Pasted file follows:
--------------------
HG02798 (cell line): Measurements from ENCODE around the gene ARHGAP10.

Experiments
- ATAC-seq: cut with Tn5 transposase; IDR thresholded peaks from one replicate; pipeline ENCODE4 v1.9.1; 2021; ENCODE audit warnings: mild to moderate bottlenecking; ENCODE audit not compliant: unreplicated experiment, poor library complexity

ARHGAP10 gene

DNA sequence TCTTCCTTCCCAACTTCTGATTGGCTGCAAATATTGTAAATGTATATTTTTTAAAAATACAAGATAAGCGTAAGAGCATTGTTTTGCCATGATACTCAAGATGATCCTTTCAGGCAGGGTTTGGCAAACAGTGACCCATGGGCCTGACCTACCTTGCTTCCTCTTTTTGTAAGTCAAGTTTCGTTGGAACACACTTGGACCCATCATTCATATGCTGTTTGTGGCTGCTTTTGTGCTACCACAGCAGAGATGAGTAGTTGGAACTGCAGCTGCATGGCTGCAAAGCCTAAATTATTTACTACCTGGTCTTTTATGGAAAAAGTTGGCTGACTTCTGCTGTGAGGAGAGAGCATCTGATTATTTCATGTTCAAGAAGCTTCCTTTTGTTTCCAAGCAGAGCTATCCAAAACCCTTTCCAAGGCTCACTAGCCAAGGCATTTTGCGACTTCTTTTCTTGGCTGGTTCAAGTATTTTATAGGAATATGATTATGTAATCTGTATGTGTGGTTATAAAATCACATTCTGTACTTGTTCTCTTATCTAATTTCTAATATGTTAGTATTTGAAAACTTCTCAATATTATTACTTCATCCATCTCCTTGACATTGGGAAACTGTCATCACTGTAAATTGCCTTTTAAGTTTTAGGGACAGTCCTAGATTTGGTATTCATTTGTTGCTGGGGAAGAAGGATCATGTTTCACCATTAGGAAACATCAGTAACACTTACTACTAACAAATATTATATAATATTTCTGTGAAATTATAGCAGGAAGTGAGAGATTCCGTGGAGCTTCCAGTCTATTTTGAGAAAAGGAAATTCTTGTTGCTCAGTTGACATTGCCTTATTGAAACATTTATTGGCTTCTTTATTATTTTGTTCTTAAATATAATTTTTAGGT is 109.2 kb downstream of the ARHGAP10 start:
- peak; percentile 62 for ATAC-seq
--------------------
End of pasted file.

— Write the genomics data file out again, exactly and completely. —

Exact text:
HG02798 (cell line): Measurements from ENCODE around the gene ARHGAP10.

Experiments
- ATAC-seq: cut with Tn5 transposase; IDR thresholded peaks from one replicate; pipeline ENCODE4 v1.9.1; 2021; ENCODE audit warnings: mild to moderate bottlenecking; ENCODE audit not compliant: unreplicated experiment, poor library complexity

ARHGAP10 gene

DNA sequence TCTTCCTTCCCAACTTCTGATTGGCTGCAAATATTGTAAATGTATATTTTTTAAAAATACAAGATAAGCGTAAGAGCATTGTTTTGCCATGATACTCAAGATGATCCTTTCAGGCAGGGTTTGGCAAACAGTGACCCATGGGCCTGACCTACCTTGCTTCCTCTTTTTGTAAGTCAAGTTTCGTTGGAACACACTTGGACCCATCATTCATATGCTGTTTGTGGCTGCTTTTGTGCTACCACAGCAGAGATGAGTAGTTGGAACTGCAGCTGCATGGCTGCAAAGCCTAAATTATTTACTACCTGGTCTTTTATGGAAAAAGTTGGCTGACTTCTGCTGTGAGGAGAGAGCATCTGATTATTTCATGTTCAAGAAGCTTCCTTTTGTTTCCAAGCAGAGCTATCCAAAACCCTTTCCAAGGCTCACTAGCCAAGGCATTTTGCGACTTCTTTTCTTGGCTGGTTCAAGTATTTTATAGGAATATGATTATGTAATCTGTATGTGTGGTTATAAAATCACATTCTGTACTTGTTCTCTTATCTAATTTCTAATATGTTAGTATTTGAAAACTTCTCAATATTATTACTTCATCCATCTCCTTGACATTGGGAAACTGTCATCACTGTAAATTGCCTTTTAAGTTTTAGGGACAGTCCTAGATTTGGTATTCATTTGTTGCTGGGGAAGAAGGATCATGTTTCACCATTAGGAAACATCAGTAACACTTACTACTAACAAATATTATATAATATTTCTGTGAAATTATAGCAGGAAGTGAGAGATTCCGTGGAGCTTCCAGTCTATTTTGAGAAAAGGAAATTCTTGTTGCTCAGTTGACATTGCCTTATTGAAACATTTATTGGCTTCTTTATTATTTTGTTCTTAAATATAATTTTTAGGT is 109.2 kb downstream of the ARHGAP10 start:
- peak; percentile 62 for ATAC-seq